Robert Reiner is an American actor, director, and producer. As an actor, Reiner first came from national prominence as Michael “Meathead” Stivic, son-in-law of Archie and Edith Bunker (played by Carroll O’Connor and Jean Stapleton), on All in the Family. That role earned him two Emmy Awards during the 1970s. As a director, Reiner was recognized by the Directors Guild of America (DGA) with nominations for Stand by Me, When Harry Met Sally…, and A Few Good Men. He also directed Misery, The Princess Bride and This Is Spinal Tap. He studied at the UCLA Film School. Reiner began his career writing for the Smothers Brothers Comedy Hour in 1968 and 1969. A few years later, Reiner became famous playing Michael Stivic, Archie Bunker’s liberal son-in-law, on Norman Lear’s 1970s sitcom All in the Family, which was the most-watched television program in the United States for five seasons (1971–1976). The character’s nickname became closely associated with him, even after he had left the role and went on build a high-profile career as a director. Reiner has stated, “I could win the Nobel Prize and they’d write ‘Meathead wins the Nobel Prize’.” Beginning in the 1980s, Reiner became known as a director of successful Hollywood films. Some of these films—The Princess Bride, Stand by Me, and This Is Spinal Tap— remain highly popular with fans. He often collaborates with film editor Robert Leighton, whom he also shares with fellow director-actor Christopher Guest as their go-to editor.
John Wilden Hughes, Jr. was an American film director, producer, and screenwriter. He directed or scripted some of the most successful films of the 1980s and 1990s, including National Lampoon’s Vacation, Ferris Bueller’s Day Off, Weird Science, The Breakfast Club, Some Kind of Wonderful, Sixteen Candles, Pretty in Pink, Planes, Trains and Automobiles, Uncle Buck, Home Alone, and Home Alone 2: Lost in New York. He is known as the king of teen movies as well as helping launch the careers of actors including Michael Keaton, Bill Paxton, Matthew Broderick, Macaulay Culkin, John Candy, Molly Ringwald, and the up-and-coming actors collectively nicknamed the Brat Pack. After dropping out of the Arizona State University, Hughes began selling jokes to well-established performers such as Rodney Dangerfield and Joan Rivers. Hughes used his jokes to get an entry-level job at Needham, Harper & Steers as an advertising copywriter in Chicago in 1970 and later in 1974 at Leo Burnett Worldwide. During this time, he created what became the famous Edge “Credit Card Shaving Test” ad campaign.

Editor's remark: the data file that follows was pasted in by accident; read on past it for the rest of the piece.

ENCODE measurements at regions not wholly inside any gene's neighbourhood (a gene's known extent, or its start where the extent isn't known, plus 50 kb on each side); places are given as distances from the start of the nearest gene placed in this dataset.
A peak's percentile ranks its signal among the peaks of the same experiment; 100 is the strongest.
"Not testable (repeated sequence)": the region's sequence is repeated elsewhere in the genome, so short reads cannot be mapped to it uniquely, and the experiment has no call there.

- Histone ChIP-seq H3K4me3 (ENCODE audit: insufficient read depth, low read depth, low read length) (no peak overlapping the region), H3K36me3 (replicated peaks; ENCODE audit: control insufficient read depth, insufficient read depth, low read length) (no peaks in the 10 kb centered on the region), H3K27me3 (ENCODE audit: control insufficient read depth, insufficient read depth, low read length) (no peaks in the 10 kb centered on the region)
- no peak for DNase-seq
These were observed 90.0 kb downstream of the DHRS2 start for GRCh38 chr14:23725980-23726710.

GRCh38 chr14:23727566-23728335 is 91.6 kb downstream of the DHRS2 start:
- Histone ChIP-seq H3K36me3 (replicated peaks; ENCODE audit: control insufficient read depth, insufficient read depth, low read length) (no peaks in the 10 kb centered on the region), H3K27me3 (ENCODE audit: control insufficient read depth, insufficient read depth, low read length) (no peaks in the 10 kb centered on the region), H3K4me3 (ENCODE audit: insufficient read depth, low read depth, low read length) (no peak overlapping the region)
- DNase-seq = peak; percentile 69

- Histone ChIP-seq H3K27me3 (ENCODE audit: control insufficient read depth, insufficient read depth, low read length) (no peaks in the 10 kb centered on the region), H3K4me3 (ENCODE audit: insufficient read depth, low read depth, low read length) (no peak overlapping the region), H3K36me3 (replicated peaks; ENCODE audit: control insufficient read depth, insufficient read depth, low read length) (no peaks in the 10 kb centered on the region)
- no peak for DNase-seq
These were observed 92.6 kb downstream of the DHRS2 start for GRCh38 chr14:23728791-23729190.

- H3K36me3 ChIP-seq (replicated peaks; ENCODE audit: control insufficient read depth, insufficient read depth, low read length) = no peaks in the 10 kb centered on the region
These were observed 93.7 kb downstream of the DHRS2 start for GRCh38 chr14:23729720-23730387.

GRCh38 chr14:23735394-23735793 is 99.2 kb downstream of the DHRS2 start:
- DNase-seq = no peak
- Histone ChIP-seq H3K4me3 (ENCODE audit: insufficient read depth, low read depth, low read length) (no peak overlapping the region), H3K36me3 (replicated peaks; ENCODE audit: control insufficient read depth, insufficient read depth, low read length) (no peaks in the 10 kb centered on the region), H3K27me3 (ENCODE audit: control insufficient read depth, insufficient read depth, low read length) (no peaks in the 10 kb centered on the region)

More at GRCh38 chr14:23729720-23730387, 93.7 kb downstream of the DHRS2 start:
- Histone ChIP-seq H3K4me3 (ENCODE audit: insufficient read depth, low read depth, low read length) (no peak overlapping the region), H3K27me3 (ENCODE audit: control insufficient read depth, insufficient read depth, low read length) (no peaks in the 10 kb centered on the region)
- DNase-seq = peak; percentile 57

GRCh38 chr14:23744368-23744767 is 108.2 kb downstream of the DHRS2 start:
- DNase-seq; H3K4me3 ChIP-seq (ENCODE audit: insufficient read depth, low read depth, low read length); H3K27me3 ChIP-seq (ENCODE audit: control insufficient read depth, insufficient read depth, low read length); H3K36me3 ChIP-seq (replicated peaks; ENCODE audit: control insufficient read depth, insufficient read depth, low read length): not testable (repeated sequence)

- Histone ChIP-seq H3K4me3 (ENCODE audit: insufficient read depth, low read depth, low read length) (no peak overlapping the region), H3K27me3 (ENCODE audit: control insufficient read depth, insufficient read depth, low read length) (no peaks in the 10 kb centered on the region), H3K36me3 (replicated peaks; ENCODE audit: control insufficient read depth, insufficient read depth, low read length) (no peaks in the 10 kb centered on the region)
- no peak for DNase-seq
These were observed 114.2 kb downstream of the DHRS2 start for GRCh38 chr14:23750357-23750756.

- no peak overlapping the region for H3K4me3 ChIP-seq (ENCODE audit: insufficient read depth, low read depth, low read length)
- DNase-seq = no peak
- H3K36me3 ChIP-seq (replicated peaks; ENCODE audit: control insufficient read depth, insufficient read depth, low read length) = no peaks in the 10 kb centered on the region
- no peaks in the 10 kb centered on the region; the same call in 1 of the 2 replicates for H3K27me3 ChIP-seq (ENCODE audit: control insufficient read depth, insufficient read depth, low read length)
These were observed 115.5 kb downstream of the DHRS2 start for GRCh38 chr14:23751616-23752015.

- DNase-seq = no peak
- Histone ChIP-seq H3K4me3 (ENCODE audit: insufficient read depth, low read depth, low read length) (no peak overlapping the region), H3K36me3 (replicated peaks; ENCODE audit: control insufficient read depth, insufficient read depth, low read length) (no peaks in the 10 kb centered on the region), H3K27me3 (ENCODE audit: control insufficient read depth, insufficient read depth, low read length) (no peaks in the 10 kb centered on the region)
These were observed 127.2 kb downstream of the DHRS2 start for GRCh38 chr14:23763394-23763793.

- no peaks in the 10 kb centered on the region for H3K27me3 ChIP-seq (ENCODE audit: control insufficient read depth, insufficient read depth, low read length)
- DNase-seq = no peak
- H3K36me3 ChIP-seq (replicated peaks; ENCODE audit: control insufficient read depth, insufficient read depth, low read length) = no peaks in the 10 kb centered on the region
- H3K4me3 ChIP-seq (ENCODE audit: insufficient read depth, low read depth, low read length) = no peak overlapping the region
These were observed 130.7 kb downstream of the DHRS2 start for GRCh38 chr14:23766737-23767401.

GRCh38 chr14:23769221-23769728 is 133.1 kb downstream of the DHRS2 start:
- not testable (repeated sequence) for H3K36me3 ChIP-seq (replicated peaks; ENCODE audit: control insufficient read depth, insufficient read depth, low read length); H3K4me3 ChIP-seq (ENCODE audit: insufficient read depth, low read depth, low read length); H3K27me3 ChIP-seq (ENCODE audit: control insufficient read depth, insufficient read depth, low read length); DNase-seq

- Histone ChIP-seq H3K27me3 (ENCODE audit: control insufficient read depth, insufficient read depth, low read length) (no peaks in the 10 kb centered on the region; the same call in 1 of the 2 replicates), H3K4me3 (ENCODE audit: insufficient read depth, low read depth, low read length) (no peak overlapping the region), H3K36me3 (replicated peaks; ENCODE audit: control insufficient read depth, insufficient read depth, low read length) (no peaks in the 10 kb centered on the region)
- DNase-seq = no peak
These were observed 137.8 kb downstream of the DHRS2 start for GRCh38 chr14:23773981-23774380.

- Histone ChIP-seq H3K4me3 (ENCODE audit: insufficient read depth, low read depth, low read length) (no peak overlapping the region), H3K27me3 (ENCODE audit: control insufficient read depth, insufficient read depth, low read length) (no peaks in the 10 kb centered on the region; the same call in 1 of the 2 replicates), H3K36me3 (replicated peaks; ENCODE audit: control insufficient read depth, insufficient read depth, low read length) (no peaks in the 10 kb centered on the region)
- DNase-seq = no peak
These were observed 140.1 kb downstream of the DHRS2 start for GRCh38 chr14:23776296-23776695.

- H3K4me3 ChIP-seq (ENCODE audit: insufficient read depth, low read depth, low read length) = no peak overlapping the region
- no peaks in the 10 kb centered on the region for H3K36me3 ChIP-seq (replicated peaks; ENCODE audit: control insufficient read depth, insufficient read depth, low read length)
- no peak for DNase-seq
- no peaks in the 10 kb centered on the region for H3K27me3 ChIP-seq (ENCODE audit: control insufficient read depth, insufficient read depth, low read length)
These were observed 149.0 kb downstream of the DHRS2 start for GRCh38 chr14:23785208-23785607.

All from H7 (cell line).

Matthew Abram “Matt” Groening is an American cartoonist, screenwriter and producer. He is the creator of the comic strip Life in Hell as well as two successful television series, The Simpsons and Futurama. Groening made his first professional cartoon sale of Life in Hell to the avant-garde Wet magazine in 1978. The cartoon is still carried in 250 weekly newspapers. Life in Hell caught the attention of James L. Brooks. In 1985, Brooks contacted Groening with the proposition of working in animation for the Fox variety show The Tracey Ullman Show. Originally, Brooks wanted Groening to adapt his Life in Hell characters for the show. Fearing the loss of ownership rights, Groening decided to create something new and came up with a cartoon family, The Simpsons, and named the members after his own parents and sisters — while Bart was an anagram of the word brat. The shorts would be spun off into their own series: The Simpsons, which has since aired over 450 episodes. In 1997, Groening, along with former Simpsons writer David X. Cohen, developed Futurama, an animated series about life in the year 3000, which premiered in 1999. After four years on the air, the show was canceled by Fox in 2003, but Comedy Central commissioned 16 new episodes from four direct-to-DVD movies in 2008. Then, in June 2009, Comedy Central ordered 26 new episodes of Futurama, to be aired over two seasons. Groening has won 11 Primetime Emmy Awards, ten for The Simpsons and one for Futurama as well as a British Comedy Award for “outstanding contribution to comedy” in 2004. In 2002, he won the National Cartoonist Society Reuben Award for his work on Life in Hell.